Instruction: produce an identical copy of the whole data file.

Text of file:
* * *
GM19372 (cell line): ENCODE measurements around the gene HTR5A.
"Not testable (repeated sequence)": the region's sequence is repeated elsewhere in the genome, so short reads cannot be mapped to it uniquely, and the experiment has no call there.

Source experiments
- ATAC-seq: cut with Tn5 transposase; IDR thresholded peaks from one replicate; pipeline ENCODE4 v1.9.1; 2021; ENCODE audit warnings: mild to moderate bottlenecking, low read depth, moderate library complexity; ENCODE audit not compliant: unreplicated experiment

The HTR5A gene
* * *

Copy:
GM19372 (cell line): ENCODE measurements around the gene HTR5A.
"Not testable (repeated sequence)": the region's sequence is repeated elsewhere in the genome, so short reads cannot be mapped to it uniquely, and the experiment has no call there.

Source experiments
- ATAC-seq: cut with Tn5 transposase; IDR thresholded peaks from one replicate; pipeline ENCODE4 v1.9.1; 2021; ENCODE audit warnings: mild to moderate bottlenecking, low read depth, moderate library complexity; ENCODE audit not compliant: unreplicated experiment

The HTR5A gene